Life working from home continues with the prospect of a tightening lockdown looming. Coronavirus continues to dominate headlines along with the looming American elections. Here are some of the stories and podcasts that have been getting my synapses snapping recently:
I’ve made no secret of my distaste for Donald Trump and sometimes find myself wondering how he manages to garner support given his polarising politics. Anne Helen Peterson gives a thoughtful view on why many people continue to support him, not because they like him but because he is the one that is least likely to upset their precarious middle class existence:
These are the people who get lost when the media focuses on the stereotype of the Fox News-addled backwoods Trump voter. There are so many well to do suburban and small town women — mostly, but certainly not entirely, white — for whom all the ideological stuff, all the character issues, all the racism and white supremacist baiting, all the stuff so many people find morally repugnant, it just doesn’t figure. Part of that is because their class (and, often, race) means that it just doesn’t have to. But part of it has to do with an eagle-eyed focus on their own financial future. Other concerns, no matter how morally pertinent, fall to the side.
Donald Trump’s call for restricting TikTok’s access to the US market has illustrated how America no longer rules the internet like it once did…something that Benedict Evans explores in a recent blog piece:
You can argue about the details of these all day, but it does seem clear that we should just presume a global diffusion of software creation and internet company creation. It doesn’t really matter if Silicon Valley ends up as 25% or 75% of the next 100 important companies – America doesn’t have a monopoly on the agenda any more.
Increasingly accessible international travel (Covid aside) and advances in telecommunications often give the sensation that the world is shrinking. So it’s great to read Sarah Gilman’s account of St Matthew Island which continues to prove resistant to human habitation (and adventure tourism):
It occurs to me that to truly arrive on St. Matthew, you have to lose your bearings enough to feel the line between the two blur. Disoriented, I can sense the landscape as fluid, a shapeshifter as sure as the rootball and whale bones—something that remakes itself from mountains to islands, that scatters and swallows signs left by those who pass across.
Mark O’Connell provides a rather different travelogue with his trip to the Chernobyl Exclusion Zone, with a rather critical and personal look at disaster tourism:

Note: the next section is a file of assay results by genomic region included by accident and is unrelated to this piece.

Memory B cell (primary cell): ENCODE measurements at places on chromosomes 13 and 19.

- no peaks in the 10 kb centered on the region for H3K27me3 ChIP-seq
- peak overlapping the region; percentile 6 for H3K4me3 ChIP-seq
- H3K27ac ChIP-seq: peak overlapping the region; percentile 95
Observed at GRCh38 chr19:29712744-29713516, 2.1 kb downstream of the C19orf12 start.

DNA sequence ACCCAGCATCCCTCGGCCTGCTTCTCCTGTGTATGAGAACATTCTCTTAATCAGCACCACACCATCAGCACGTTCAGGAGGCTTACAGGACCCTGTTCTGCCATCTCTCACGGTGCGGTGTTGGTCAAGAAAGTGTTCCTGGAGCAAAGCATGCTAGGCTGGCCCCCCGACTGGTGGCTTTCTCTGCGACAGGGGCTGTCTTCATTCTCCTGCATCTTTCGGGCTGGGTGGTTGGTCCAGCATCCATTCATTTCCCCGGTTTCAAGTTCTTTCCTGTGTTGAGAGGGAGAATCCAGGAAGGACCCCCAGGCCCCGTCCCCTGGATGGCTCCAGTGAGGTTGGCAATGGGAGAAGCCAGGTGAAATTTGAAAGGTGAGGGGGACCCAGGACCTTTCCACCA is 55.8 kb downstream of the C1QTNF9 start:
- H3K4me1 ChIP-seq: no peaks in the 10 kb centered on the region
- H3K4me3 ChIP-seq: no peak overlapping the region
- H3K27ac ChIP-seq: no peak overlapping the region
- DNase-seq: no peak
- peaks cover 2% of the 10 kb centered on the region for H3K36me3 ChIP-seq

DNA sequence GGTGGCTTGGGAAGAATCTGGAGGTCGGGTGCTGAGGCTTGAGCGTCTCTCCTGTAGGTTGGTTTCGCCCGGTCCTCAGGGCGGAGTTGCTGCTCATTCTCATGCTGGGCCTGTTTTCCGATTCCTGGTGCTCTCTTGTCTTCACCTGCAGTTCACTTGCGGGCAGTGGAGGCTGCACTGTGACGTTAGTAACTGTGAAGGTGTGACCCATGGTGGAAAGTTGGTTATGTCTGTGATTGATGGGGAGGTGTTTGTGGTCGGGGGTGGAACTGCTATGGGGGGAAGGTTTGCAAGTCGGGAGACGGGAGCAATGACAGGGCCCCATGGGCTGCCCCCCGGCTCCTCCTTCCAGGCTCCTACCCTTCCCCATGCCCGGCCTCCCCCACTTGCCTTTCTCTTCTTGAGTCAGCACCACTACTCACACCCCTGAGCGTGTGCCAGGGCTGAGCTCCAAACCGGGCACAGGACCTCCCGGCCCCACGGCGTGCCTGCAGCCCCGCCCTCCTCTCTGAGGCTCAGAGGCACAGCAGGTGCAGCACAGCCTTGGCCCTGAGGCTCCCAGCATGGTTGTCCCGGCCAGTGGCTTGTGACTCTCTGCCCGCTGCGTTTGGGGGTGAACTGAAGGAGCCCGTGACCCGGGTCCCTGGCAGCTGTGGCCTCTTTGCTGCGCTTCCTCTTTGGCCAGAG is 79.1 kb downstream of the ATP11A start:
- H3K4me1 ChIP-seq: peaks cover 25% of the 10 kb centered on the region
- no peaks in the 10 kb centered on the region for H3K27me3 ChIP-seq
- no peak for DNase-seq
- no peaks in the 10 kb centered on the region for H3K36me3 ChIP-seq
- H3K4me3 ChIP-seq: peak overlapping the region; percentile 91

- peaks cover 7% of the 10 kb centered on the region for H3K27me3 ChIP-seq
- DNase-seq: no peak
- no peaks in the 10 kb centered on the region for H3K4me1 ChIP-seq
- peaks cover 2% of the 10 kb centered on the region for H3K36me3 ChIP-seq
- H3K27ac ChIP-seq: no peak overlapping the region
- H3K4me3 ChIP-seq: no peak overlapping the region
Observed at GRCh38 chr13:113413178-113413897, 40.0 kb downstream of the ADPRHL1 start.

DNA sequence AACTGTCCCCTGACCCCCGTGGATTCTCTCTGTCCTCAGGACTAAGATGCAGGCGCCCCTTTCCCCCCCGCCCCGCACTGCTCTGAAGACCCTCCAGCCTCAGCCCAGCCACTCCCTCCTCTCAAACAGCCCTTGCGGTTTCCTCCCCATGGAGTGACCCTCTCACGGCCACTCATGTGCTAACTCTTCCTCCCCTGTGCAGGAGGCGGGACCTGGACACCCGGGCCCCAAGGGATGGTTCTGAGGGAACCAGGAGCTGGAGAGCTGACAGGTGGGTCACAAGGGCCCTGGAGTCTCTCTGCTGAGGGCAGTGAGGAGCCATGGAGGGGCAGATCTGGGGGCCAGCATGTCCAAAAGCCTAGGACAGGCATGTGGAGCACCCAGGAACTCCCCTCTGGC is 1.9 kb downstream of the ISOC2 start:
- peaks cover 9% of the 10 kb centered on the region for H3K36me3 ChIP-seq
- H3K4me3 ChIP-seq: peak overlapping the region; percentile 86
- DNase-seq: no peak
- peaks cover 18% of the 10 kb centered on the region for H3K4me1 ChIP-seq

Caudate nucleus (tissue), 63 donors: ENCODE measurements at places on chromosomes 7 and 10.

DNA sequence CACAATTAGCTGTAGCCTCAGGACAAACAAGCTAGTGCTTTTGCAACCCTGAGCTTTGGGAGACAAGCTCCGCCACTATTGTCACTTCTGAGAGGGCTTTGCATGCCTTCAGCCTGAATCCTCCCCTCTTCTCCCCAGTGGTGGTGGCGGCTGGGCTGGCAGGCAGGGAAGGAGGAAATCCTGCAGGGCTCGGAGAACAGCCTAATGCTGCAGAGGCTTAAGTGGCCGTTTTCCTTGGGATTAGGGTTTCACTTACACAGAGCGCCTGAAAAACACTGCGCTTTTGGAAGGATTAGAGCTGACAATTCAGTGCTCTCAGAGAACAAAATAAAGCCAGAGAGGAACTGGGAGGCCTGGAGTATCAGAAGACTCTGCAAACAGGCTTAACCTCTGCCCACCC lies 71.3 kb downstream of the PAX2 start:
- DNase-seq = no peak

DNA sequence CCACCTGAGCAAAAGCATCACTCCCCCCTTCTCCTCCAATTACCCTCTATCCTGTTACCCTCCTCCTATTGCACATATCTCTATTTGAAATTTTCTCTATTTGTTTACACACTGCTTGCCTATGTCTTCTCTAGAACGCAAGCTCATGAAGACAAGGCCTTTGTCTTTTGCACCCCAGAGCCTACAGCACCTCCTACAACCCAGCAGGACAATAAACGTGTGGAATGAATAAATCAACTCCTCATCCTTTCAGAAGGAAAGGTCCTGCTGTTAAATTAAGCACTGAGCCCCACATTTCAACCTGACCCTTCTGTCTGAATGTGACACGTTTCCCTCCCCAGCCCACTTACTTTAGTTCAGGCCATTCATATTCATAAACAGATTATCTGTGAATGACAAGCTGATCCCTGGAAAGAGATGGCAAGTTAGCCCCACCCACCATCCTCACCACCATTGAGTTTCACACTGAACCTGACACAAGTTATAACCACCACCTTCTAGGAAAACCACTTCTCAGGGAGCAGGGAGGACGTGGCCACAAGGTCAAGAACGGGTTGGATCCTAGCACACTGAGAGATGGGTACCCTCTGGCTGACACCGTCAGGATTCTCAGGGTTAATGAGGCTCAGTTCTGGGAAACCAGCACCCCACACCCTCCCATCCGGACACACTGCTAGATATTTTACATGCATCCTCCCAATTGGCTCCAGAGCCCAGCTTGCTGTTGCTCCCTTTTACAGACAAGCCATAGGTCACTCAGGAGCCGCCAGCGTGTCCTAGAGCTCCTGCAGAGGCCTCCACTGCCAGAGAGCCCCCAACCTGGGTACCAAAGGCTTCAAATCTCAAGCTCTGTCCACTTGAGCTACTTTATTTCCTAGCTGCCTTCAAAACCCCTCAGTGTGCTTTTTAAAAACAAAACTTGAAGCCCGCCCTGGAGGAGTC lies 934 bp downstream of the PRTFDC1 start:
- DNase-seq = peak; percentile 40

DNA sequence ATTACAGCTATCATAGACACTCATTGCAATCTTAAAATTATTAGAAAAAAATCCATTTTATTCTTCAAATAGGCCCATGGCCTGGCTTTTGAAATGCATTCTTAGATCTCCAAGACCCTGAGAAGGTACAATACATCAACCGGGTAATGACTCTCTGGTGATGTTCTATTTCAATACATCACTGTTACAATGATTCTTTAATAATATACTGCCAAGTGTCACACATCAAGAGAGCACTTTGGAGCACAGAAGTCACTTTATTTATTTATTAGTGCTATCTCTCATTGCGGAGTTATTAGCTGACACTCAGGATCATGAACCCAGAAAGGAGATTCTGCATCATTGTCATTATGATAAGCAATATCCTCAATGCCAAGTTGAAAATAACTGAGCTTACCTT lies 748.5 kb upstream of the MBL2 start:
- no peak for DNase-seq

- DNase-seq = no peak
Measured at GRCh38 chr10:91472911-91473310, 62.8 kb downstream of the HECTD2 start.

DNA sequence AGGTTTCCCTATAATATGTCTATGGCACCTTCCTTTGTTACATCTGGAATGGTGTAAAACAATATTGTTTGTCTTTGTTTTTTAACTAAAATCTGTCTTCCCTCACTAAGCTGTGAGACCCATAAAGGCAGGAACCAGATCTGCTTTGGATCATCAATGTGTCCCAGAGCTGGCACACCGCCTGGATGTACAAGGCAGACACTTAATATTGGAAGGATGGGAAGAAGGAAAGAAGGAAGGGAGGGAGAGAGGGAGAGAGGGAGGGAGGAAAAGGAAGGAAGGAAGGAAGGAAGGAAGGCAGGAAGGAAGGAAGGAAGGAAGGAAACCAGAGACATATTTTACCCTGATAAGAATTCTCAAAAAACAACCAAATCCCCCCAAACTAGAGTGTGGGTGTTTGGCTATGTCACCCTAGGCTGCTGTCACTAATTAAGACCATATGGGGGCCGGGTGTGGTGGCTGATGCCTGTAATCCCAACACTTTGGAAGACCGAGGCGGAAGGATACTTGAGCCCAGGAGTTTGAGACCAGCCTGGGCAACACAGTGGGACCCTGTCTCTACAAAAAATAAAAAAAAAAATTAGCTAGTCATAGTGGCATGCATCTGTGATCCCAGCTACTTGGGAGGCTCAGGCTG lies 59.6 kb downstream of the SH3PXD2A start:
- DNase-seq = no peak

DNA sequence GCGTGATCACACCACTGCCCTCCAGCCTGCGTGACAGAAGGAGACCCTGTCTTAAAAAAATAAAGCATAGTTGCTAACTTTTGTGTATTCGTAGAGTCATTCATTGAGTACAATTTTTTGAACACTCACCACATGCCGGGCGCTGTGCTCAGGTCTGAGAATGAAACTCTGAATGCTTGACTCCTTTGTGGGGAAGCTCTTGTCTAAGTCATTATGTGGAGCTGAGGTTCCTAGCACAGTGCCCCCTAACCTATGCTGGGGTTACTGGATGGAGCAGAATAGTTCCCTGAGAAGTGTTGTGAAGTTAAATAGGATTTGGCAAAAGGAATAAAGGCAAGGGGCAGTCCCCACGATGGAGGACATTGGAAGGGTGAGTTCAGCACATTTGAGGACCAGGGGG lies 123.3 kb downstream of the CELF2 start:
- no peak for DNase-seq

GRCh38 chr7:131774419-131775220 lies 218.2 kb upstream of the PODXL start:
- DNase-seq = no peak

I wondered whether Igor and Vika held us in contempt, us Western Europeans and Australians and North Americans who had forked over a fee not much lower than Ukraine’s average monthly wage for a two-day tour around this discontinued world, to feel the transgressive thrill of our own daring in coming here. If it were I in their position, I knew that contempt is exactly what I would have felt. The fact was that I didn’t even need to leave my own position in order to hold myself in contempt, or anyone else.
Lockdown life has scuppered many of my original holiday plans. A pleasing substitute has been taking on cycling trips around the UK (Cymru, Wessex and Norfolk). This has given me plenty of time to spend listening to podcasts and these have been more recent discoveries:
Rabbit Hole: Kevin Roose looks at what happens when we spend more of our time online for the New York Times with star turns from Pewdiepie and QAnon.
Wind of Change: Patrick Radden Keefe looks into how music is used as a tool of propaganda and social change and asks whether the German band the Scorpions acted as CIA stooges.
Interdependence – Holly Herndon and Mat Dryhurst talk about culture and technology with a range of guests. Participants have included Evgeny Morozov, David Turner (Penny Fractions), Kate Crawford (AI Now), Dr Larisa Kingston Mann (DJ Ripley) and Bruce Sterling.
Home Cooking: Cooking show hosted by Samin Nosrat (Salt, Fat, Acid, Heat) and Hrishikesh Hirway (Song Exploder) with a healthy dose of personality.
Imaginary Advice – The Golden House series This is something of an outlier given that pretty much all my podcast listening is factual but it’s definitely managed to get under my skin. File under odd but amusing.